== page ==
Albrecht Alt and Martin Noth were responsible for the peaceful infiltration. According to Alt, the stories in Genesis about Abraham, Isaac and Jacob preserve some genuine historical memories of the nomadic people who became the Israelites. These nomads or semi-nomads had migrated into Canaan. They had previously worshiped different gods, who are reflected in the different titles used for the divine name in the stories of the patriarchs. At first they settled in the empty spaces away from the Canaanite cities, that is, in the highlands. With the decline of the Canaanite city-state system, they were able to occupy the lowlands as well. According to Noth, Israelites could not have been indigenous to Canaan because the location of their settlements, the hill country away from the Canaanite cities (Israelite highland settlement) and their way of living clearly indicate patterns of peaceful migration and the preservation of desert tribal traditions as reflected in the patriarchal stories (M. Noth, The History of Israel, 2nd ed. [New York: Harper & Row, 1960], 53, 68). The peaceful infiltration model appealed to people who were convinced that a more gradual process and it is also more compatible with the idea that the Israelites came from mixed background. A significant piece of evidence for this model is the presence of the shasu in the region who were mentioned frequently in Egyptian documents. The stories of Abraham, Isaac, and Jacob having a similar lifestyle to the shasu, may support this model.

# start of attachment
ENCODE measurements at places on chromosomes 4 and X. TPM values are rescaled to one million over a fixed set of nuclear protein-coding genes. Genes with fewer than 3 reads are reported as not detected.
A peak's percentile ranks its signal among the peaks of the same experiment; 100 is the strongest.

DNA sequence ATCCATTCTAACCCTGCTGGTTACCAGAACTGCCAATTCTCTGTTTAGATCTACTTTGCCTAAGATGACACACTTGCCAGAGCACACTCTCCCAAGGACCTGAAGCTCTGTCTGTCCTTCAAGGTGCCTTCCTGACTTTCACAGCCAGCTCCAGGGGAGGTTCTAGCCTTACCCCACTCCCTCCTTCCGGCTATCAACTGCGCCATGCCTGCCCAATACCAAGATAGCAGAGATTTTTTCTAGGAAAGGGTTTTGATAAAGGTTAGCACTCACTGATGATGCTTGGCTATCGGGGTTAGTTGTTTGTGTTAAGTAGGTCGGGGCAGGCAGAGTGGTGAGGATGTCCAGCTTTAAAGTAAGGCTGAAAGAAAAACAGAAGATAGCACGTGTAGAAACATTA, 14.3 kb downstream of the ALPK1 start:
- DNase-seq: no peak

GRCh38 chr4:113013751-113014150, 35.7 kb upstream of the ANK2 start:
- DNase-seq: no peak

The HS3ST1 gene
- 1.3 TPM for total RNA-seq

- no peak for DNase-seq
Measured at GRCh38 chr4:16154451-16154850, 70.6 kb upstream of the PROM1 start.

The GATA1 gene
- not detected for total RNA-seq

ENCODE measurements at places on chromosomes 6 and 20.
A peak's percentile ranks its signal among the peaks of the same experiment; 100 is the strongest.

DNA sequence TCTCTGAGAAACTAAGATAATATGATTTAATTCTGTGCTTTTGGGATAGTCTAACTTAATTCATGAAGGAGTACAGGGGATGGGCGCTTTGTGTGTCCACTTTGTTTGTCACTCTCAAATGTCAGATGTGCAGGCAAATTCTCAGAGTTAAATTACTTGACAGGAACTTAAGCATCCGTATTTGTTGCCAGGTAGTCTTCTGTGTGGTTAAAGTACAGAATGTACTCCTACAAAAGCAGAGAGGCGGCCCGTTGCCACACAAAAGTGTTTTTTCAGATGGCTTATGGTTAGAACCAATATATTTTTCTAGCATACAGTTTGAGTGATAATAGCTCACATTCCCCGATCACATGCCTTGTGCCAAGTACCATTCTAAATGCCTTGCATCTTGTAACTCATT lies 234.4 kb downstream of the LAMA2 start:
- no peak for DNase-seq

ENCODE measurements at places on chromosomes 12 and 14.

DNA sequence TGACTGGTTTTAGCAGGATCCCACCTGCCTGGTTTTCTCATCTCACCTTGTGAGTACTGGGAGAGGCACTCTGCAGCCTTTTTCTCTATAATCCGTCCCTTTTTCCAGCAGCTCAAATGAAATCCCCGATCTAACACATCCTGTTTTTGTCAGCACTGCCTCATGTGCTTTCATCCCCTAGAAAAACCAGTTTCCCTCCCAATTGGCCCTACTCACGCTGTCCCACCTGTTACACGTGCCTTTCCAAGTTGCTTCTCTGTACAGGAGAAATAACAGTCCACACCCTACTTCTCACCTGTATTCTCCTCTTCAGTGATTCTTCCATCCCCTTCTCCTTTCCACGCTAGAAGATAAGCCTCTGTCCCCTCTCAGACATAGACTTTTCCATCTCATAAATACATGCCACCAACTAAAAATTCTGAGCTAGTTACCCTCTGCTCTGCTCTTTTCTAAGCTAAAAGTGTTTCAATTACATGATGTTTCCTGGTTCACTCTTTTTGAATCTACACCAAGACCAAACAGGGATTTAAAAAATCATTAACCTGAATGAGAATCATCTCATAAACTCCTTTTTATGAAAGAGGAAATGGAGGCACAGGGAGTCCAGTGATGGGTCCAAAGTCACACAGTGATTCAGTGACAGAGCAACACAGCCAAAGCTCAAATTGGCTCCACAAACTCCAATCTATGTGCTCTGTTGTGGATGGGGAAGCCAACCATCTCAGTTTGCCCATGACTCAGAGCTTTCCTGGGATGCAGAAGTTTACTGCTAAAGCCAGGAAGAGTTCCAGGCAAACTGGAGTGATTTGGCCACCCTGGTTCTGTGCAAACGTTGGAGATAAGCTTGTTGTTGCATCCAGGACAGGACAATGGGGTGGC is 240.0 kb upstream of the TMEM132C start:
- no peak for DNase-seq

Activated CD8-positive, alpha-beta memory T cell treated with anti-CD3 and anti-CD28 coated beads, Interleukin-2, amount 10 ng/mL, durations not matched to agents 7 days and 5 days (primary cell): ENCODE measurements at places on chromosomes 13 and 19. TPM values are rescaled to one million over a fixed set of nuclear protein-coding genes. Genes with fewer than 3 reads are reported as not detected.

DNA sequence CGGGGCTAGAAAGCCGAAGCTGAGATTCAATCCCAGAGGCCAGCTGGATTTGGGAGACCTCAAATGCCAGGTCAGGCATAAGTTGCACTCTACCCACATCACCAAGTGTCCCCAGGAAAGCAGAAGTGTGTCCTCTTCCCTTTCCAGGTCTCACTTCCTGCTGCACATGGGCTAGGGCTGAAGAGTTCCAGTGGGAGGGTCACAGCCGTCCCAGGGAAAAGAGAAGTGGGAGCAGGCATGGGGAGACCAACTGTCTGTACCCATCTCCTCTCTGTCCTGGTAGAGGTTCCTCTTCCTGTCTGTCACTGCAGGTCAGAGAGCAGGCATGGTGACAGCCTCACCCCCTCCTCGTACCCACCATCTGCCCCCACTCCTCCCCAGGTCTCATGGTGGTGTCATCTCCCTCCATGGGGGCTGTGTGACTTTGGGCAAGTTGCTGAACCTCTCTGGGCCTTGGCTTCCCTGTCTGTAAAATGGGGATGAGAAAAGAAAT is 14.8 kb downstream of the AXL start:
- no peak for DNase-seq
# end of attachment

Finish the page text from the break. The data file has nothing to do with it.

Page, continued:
Martin Noth

Martin Noth

(2) Evaluation of the Model